Monday, April 14, 2014

Jon Mueller's Correlation or Causation website

If you teach social psychology, you are probably familiar with Dr. Jon Mueller's Resources for the Teaching of Social Psychology website. You may not be as familiar with Mueller's Correlation or Causation website, which keeps a running list of news stories that summarize research findings and either treat correlation appropriately or suggest/imply/state a causal relationship between correlational variables.

The news stories run the gamut from research about human development to political psychology to research on cognitive ability. When I've used this website in the past, I have allowed my students to pick a story of interest and discuss whether or not the journalist in question implied correlation or causation. Mueller also provides several ideas (both from him and from other professors) on how to use his list of news stories in the classroom.

Monday, April 7, 2014

Kevin Wu's Graph TV

Kevin Wu's Graph TV  uses individual episode ratings (archival data via IMDB) of TV shows, graphs each episode over the course of a series via scatter plot, and generates a regression line.

This demonstrates fun with archival data as well as regression lines and scatter plots. You could also discuss sampling, in that these ratings were provided by IMDB users and, presumably, big fans of the shows (and whether or not this constitutes representative sampling).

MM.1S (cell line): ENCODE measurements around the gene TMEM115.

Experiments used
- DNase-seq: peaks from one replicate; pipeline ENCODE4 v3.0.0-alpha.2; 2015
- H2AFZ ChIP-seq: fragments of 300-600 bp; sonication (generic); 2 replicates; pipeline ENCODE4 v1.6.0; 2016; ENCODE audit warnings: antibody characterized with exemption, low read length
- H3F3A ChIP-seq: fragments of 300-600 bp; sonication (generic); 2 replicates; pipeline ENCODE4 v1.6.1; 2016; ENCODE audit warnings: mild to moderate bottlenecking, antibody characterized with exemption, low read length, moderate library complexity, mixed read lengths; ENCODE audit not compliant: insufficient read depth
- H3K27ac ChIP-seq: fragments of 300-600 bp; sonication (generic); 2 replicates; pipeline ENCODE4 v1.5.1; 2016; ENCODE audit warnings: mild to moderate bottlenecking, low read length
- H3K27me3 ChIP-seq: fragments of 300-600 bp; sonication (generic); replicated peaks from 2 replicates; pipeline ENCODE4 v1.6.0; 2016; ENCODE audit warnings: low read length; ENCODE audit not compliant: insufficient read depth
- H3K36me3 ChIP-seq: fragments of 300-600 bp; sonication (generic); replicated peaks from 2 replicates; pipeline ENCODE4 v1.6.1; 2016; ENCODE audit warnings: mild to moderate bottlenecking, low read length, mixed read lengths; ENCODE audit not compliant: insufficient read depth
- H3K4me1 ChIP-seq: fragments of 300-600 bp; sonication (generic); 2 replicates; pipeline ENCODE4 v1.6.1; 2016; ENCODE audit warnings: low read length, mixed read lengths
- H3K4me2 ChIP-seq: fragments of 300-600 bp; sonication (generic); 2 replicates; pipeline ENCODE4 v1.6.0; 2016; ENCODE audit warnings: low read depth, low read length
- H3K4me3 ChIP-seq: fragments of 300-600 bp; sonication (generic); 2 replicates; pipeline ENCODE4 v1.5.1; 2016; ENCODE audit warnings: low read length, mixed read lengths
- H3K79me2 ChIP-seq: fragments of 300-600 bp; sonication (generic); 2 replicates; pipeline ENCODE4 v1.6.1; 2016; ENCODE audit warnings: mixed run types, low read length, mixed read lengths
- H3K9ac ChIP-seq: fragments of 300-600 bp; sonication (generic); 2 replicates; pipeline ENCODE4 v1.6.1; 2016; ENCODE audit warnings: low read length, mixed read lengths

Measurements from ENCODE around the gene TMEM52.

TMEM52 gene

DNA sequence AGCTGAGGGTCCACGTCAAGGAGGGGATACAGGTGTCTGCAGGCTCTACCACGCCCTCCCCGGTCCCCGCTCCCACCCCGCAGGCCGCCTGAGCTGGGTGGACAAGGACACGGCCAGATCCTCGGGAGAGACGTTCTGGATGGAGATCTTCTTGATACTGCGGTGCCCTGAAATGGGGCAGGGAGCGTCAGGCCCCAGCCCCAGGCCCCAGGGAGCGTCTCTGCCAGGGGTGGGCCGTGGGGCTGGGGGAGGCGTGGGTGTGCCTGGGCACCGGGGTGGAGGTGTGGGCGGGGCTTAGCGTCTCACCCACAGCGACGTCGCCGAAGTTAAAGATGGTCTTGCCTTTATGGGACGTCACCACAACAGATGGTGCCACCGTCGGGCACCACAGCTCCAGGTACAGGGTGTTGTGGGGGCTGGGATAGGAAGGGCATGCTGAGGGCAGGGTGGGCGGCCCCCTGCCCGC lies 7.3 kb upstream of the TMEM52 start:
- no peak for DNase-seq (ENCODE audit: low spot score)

The saddest little purple dot is the episode Black Market. Truth!

Monday, March 31, 2014's Standard Normal Distribution Table

Now, I am immediately suspicious of a website entitled "MathIsFun" (I prefer the soft promising teaching aids for statistics that are, say, not awful and boring).

That being said, this app. from may be an alternative to going cross-eyed while reading z-tables in order to better understand the normal distribution.

With this little Flash app., you can select z-scores and immediately view the corresponding portion of the normal curve (either from z = 0 to your z, up to a selected z, or to the right of that z). Above, I've selected z = 1.96, and the outlying 2.5% of the curve is highlighted. 

Now, this wouldn't work for a paper and pencil exam (so you would probably still need to teach students to read the paper table) but I think this is useful in that it allows students to IMMEDIATELY see how z-scores and portions of the of the curve co-vary.